The bill, which called for a 300 million kronor ($43.4 million) reduction in what the government offices can spend on operations, passed with 155 votes in favour versus 148 votes against.
“We basically didn’t lose any votes during the last session of parliament. If you go back to the minority government of [former prime minister] Göran Persson, it was a bit more common, and I think people should operate under that assumption when it comes to minority governments and that’s what I’ve told the Swedish people,” Reinfeldt told the TT news agency following the vote.
He emphasised that the government tried to work together with the Social Democrats and the Greens on several issues, including Sweden’s presence in Afghanistan, as well as the issue of the government office’s budget.
“But I think it was more important for (Social Democratic economic policy spokesperson) Thomas Östros to permanently reduce the government offices and together with (Sweden Democrat party leaders) Jimmie Åkesson send this as a Christmas greeting to the employees,” said Reinfeldt.
“The committee’s proposal of a savings of 300 million kronor from the government offices is in line with our understanding. The government must do the same with its resources the households of the citizens are doing,” said Sweden Democrat Jonas Åkerlund when he made it known that his party would support the cuts.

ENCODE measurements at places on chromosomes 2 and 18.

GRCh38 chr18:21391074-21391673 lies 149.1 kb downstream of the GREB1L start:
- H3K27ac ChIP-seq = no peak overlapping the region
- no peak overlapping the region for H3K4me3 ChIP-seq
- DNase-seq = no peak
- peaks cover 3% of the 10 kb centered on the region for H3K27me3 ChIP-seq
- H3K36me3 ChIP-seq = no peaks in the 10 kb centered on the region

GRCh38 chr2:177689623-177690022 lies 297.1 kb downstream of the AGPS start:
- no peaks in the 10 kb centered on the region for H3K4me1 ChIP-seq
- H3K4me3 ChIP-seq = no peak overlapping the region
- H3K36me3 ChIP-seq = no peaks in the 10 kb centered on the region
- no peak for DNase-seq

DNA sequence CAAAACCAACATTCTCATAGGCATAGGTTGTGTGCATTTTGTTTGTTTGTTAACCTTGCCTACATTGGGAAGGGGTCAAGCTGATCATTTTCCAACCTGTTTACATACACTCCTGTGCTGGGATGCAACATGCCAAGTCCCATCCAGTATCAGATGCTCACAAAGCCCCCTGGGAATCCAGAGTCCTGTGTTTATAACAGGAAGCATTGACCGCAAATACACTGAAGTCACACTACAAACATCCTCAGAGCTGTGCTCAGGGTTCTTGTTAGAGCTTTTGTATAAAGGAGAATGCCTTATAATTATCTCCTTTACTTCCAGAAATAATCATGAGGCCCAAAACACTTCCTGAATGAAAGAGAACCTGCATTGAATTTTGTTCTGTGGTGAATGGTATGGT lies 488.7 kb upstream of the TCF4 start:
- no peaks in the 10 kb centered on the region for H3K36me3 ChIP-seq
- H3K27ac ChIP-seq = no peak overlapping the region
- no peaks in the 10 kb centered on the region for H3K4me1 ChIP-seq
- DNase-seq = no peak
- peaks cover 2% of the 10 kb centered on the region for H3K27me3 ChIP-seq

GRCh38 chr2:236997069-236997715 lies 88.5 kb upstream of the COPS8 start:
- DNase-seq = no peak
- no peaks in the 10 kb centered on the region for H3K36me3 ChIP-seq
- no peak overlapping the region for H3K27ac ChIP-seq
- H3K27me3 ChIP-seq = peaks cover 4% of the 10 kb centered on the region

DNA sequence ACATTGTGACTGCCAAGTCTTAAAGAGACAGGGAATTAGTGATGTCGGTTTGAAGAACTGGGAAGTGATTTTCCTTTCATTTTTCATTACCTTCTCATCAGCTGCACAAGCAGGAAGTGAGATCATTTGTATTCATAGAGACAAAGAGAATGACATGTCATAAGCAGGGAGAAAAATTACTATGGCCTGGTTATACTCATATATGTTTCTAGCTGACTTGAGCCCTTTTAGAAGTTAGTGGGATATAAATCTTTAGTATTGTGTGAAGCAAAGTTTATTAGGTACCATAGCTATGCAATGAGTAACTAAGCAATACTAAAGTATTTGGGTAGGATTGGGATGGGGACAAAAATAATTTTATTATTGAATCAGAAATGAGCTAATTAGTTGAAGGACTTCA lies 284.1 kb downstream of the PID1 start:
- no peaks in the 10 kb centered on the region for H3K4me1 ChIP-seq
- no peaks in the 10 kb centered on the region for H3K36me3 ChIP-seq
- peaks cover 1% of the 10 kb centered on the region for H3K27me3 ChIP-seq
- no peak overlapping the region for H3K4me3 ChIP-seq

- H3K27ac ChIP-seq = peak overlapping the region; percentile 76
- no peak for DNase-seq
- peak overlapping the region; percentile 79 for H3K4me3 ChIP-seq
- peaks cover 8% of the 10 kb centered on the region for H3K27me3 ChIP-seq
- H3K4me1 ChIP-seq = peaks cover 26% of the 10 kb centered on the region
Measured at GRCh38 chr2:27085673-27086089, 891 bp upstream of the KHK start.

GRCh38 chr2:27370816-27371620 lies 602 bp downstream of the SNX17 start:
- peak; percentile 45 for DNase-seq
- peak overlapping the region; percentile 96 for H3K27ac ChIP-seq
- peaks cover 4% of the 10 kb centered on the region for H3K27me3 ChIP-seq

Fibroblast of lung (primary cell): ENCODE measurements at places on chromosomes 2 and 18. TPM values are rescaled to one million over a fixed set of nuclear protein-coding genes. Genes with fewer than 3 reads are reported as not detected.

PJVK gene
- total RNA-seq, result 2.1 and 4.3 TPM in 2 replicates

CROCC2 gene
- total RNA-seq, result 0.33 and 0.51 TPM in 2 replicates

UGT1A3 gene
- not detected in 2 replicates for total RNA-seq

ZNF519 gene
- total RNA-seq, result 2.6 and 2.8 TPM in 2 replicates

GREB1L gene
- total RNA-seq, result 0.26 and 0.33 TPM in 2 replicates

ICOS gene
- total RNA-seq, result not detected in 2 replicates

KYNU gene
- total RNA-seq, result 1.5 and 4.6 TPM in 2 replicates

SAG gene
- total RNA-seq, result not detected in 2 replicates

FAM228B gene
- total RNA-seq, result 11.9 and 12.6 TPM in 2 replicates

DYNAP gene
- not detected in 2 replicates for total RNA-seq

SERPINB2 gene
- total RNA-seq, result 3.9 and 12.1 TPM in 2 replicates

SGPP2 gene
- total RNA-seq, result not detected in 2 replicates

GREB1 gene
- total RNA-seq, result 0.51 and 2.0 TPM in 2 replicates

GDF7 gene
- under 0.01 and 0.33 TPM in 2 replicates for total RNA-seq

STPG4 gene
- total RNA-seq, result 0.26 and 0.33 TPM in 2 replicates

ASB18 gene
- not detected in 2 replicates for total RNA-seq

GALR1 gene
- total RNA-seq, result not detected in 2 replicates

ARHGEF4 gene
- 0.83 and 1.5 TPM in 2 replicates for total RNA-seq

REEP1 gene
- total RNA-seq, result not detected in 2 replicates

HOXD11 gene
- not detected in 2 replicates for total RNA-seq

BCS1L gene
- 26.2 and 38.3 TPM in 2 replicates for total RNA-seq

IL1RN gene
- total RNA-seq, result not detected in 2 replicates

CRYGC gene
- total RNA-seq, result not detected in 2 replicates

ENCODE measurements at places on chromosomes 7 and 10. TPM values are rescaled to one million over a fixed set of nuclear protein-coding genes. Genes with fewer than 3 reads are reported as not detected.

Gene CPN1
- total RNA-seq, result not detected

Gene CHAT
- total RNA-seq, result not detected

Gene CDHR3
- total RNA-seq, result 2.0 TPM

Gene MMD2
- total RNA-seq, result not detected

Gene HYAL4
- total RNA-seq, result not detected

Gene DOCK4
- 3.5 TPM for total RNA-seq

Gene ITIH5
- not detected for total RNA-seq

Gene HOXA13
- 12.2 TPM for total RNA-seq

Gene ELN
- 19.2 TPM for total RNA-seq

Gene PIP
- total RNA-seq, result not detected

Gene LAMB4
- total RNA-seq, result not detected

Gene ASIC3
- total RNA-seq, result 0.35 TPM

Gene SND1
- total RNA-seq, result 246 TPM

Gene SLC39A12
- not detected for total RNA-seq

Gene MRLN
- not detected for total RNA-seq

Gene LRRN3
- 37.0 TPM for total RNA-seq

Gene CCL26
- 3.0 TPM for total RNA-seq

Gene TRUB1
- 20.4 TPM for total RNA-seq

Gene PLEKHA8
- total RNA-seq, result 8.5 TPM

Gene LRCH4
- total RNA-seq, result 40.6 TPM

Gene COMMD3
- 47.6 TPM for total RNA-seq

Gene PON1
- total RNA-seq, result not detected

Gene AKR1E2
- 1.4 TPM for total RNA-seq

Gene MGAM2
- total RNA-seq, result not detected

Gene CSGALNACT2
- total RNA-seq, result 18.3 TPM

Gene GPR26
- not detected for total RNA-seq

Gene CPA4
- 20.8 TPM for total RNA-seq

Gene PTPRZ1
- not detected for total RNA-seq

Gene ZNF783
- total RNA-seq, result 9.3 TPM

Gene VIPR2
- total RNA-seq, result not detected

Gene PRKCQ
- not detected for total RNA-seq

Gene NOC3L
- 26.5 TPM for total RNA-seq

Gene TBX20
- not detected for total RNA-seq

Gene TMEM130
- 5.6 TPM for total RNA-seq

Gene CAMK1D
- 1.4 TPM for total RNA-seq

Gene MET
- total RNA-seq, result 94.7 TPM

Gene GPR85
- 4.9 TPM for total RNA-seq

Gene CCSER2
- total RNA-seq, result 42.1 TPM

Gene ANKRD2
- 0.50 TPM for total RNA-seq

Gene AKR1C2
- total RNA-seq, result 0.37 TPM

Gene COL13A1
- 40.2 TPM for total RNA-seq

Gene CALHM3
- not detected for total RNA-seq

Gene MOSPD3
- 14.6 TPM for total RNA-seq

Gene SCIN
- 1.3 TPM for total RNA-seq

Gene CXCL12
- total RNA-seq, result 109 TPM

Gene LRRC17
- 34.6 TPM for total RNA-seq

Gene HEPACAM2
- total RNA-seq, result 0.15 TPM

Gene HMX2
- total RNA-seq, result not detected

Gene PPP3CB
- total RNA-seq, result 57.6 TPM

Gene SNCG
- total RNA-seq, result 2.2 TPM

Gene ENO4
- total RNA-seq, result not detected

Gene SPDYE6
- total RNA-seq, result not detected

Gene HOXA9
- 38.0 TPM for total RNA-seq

While the Sweden Democrats had originally wanted to reduce the government offices’ operating budget by 670 million kronor, the party decided instead to support a motion from the Riksdag’s Committee on the Constitution calling for a savings of 300 million kronor.
“The government offices are thought to be sacred ground. There should be savings everywhere except around Fredrik Reinfeldt,” said Social Democrat Peter Hultqvist ahead of the vote.
The four centre-right parties which make up Reinfeldt’s Alliance government have warned the cuts will result in staff cuts and the shuttering of embassies overseas.
However, the Social Democrats rejected the claims, asserting there was room for cutting costs.
According to the foreign ministry, foreign missions in Algiers, Brussels, Buenos Aires, Havana, Hong Kong, Khartoum, Lisbon, Luanda, Pyongyang and Rabat are all in danger of being closed in the wake of the budget cuts.
Despite losing the vote, Reinfeldt’s government isn’t in any danger, according to political scientist Henrik Oscarsson.
“He’ll survive setbacks in all sorts of votes with the possible exception of a no-confidence vote, a vote against the state budget, and perhaps a no-confidence vote against one of the heavyweight ministers,” Oscarsson told TT.
However, Oscarsson added that losing votes will make the government’s work more unwieldy.